The Study of Religion


A major category-concept of social life, religions take many forms. The world’s major religions include Judaism, Christianity, Islam, Hinduism, Buddhism, and Confucianism. In addition, people often practice a range of smaller, more local, faiths. Some of these are more like folk traditions than any of the major religions.

Sociological perspectives on religion have examined its consequences for societies and individuals. For example, Max Weber emphasized the role of religion in the rise of capitalism. Other sociologists have focused on the ways that religious beliefs and practices shape human morals, and that organized religions can play a powerful role in instilling guilt and fear.

Anthropologists, however, have been more concerned with the origins of religion and have tended to reject tidy theories that link it to modern secularism. The anthropologist Johann Jakob Bachofen’s pioneering work on a mother goddess, for example, unravelled puzzles in ancient law, mythology, and art through the idea of a matriarchal society.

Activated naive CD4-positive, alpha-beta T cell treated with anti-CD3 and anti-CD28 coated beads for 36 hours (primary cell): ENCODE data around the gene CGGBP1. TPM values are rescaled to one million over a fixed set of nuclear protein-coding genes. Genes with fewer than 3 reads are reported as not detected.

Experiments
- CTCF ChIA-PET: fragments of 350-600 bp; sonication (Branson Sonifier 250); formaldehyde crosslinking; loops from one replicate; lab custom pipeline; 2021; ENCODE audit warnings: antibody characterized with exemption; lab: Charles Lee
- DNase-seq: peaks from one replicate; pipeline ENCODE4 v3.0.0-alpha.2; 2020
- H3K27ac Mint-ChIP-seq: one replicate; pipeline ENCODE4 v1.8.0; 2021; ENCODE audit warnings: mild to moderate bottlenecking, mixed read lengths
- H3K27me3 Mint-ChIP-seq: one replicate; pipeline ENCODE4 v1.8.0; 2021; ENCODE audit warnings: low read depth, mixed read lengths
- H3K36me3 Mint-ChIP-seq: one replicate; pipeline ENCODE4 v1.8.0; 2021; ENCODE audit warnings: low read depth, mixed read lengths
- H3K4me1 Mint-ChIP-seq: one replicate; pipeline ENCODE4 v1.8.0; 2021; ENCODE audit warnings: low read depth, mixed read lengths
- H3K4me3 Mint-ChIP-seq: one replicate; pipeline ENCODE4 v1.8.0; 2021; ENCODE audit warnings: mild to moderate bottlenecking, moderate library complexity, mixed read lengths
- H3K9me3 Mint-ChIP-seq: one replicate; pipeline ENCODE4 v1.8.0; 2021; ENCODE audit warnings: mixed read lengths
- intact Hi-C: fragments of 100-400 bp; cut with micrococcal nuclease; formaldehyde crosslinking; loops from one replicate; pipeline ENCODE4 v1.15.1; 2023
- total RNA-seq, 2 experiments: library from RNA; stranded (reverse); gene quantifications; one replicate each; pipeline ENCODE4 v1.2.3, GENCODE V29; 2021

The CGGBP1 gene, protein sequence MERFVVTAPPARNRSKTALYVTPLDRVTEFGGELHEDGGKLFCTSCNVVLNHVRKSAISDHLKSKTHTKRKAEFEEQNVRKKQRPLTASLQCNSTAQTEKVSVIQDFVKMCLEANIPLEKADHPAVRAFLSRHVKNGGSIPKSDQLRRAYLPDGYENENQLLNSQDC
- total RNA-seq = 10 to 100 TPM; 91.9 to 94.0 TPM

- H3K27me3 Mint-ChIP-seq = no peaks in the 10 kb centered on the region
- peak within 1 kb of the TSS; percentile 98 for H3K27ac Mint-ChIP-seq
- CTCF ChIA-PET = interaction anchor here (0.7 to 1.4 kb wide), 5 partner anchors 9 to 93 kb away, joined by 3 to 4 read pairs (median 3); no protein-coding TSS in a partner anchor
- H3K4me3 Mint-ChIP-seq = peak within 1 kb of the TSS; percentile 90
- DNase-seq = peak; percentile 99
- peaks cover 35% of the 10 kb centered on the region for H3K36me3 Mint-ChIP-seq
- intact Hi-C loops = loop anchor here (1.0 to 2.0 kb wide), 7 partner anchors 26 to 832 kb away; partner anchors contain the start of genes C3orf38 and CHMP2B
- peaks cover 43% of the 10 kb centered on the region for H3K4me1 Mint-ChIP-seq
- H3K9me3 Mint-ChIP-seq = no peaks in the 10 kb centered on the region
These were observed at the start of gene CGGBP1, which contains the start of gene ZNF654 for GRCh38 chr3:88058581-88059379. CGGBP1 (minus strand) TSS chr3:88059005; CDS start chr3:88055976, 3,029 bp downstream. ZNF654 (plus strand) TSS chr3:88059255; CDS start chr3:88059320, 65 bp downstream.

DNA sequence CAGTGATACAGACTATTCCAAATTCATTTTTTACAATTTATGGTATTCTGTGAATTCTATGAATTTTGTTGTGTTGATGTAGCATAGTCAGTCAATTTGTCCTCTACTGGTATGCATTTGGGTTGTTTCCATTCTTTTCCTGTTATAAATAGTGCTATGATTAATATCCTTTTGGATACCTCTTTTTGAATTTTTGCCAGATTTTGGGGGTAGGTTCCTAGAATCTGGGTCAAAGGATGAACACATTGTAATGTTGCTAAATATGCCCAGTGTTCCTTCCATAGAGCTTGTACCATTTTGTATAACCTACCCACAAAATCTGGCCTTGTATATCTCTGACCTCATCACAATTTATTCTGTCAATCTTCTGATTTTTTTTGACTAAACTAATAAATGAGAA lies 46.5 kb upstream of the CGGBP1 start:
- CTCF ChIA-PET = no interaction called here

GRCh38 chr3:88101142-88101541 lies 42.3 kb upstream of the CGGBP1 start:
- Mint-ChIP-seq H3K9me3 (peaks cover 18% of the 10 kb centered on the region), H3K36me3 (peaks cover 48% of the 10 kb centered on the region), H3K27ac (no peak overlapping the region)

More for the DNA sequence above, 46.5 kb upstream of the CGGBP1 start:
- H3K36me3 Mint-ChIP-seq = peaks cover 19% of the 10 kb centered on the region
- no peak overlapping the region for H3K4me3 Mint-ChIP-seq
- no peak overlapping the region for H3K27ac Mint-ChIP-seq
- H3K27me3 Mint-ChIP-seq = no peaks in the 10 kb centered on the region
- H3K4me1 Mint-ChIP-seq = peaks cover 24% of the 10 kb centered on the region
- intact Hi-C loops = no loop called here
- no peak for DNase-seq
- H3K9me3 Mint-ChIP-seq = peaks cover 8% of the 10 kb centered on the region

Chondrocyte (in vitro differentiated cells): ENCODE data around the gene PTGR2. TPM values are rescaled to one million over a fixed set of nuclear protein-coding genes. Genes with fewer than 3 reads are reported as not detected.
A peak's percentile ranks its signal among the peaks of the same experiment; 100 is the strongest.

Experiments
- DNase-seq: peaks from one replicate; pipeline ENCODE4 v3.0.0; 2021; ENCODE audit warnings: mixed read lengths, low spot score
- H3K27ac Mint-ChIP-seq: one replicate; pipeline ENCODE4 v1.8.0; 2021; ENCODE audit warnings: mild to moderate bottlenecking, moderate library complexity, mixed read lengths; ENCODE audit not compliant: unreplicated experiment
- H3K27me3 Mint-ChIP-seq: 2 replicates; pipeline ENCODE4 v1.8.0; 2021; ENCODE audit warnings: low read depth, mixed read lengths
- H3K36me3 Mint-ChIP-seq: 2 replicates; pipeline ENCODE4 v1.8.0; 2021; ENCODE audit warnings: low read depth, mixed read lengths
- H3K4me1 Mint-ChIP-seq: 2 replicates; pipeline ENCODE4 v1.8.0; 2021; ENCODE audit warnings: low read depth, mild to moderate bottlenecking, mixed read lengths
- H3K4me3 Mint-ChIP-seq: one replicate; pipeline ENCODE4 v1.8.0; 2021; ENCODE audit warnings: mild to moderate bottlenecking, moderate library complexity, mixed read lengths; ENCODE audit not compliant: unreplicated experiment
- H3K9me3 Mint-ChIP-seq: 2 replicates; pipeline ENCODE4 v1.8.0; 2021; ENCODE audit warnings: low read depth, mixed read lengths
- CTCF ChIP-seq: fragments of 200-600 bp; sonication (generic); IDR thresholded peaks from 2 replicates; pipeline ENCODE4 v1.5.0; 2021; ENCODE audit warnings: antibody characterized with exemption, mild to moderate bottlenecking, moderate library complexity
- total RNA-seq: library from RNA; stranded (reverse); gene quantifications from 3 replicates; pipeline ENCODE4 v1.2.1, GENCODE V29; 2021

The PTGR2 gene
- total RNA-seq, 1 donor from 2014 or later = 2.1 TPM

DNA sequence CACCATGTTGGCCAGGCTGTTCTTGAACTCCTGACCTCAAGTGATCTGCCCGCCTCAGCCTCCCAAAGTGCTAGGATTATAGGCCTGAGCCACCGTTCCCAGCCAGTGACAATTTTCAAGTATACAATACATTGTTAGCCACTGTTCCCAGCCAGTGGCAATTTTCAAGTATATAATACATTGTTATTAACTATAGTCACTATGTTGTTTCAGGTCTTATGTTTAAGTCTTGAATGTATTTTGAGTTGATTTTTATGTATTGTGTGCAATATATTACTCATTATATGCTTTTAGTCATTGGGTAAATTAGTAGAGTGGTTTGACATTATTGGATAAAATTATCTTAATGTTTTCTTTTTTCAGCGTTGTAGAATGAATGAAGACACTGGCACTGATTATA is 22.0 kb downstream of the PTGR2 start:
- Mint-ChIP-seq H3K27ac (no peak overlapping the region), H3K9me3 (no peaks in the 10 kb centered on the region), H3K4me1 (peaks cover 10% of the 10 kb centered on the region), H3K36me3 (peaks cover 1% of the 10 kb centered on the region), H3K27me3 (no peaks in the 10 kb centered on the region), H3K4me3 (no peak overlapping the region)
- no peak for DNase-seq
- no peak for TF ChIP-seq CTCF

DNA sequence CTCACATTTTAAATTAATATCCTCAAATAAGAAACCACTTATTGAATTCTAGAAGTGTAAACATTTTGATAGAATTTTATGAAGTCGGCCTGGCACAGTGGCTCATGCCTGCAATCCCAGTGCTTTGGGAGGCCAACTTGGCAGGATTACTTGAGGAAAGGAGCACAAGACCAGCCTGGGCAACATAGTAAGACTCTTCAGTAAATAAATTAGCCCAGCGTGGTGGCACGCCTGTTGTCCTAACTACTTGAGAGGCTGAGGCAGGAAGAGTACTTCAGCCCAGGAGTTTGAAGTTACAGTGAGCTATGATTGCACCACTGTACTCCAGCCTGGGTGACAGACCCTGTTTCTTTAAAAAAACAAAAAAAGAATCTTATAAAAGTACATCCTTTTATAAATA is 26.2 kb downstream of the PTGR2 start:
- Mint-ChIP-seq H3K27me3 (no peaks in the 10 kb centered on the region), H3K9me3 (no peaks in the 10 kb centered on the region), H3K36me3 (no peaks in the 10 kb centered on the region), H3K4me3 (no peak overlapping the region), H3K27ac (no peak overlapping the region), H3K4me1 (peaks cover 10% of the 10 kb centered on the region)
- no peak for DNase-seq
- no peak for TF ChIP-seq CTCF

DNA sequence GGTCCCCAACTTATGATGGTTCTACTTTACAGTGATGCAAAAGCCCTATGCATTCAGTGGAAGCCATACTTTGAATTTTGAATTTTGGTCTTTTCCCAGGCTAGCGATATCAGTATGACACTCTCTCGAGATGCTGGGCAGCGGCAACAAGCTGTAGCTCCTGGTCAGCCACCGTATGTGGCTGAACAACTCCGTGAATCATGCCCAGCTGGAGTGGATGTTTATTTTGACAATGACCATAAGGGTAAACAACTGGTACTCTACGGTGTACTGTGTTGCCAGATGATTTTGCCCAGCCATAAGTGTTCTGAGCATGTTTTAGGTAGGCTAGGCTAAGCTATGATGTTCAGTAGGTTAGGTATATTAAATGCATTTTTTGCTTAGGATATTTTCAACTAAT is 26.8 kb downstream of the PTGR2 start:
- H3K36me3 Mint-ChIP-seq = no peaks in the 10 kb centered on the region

The study of religion has also been enhanced by archaeological discoveries, especially those involving the great temples at Angkor Wat and Borobudur (Cambodia), Ellora and Ajanta (India), and the Great Stupa at Boudhanath, Kathmandu (Nepal). The scholarly study of architecture and art objects has also expanded the understanding of the roles that these plays in religion. As a result, scholars have been drawn to polythetic definitions of religion. These are based on the notion that the simplest functional or structural definitions will not suffice and that the study of religion needs to go beyond a mere lexical description of the concept.